Byline: Aaron Balkan
NEW YORK — Charting the evolution of 20th-century art for his first large show as curator of the Guggenheim, art historian Robert Rosenblum had an obvious starting point: the 1900 World’s Fair in Paris, which exhibited over 6,000 works of art from 29 countries.
But a hundred years later, says Rosenblum, what’s most interesting about the Fair was what was left out.
“Because the show was in 1900,” he says, “you can’t help but think you’re between two worlds, when, of course, it’s just a number, a transition. On one hand you have everyone gathered in Paris at this critical date to launch the balloon of the future. On the other hand, in terms of art, it’s really a period that often falls between the cracks.”
When “1900: Art at the Crossroads” opens May 18, Rosenblum hopes people will begin to look at modern art in a different way.
“I think we get brainwashed with our catechisms — of going from Post-Impressionism to Fauvism to Expressionists, etc., — and if things don’t fit into the sequence, we don’t classify them, and as a result we don’t look at them. Now, as it turns out, there are countless artists you do want to look at.”
The 1900 World’s Fair, says Rosenblum, was remarkable not only for mapping out modern Paris — Hector Guimard’s Art Nouveau Metro was built for the occasion, as was the Gare d’Orsay (now the Musee d’Orsay) — but also for bringing avant-garde artists from outside of France to the attention of the French public.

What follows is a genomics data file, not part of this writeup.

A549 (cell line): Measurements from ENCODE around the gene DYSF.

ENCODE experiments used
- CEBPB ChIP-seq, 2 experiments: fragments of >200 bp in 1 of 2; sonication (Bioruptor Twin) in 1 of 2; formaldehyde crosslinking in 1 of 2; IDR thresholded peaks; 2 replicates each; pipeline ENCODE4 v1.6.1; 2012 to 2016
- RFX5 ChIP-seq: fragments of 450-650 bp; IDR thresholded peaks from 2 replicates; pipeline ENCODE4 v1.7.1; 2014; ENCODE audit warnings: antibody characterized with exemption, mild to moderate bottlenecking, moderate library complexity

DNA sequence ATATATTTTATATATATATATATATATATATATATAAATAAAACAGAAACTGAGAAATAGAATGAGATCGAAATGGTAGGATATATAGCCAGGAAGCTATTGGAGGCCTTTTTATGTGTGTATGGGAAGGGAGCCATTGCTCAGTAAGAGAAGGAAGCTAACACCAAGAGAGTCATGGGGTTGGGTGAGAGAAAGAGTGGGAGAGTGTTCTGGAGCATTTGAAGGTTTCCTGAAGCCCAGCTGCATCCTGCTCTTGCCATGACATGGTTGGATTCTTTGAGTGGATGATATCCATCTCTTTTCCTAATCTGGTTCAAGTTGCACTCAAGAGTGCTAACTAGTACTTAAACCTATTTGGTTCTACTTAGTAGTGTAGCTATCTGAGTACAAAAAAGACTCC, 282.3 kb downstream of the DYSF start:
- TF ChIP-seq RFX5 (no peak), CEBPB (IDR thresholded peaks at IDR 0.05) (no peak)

“Much of the work has a tinge of modern science,” Rosenblum says. “Darwin is very much apparent, as is Freud. Freud was unknown to many of these artists, but there was such a synchrony of experience; so many artists wanted to plumb deeper.”
And yet many of the masters included in the Guggenheim exhibit — Degas, Rodin and Monet among them — were all but left out of the Paris show.
“France and England, at that time, seemed to have very stuffy juries, so the younger, more adventurous styles were excluded. But other countries were eager to promote what was new.”
Rosenblum, who has penned several classic works of art criticism, recalls how as a child, everything he dreamed about was enshrined on West 53rd Street, at MoMA.
“It took me a long time to get to like what they had up at the Frick collection and the Met. I had to be educated, expanded into liking pre-20th century art.”
Perhaps his desire, then, to “shuffle the deck a little,” as he puts it, should come as no surprise.
“There are a lot of terrific pictures in this exhibition that could not have been assimilated before,” Rosenblum says.
“I don’t know what the new patterns are going to be, but what I really want to do is show the material — a hundred years later — and make new spectators and art historians think of how to tell the story in a different and more truthful way.”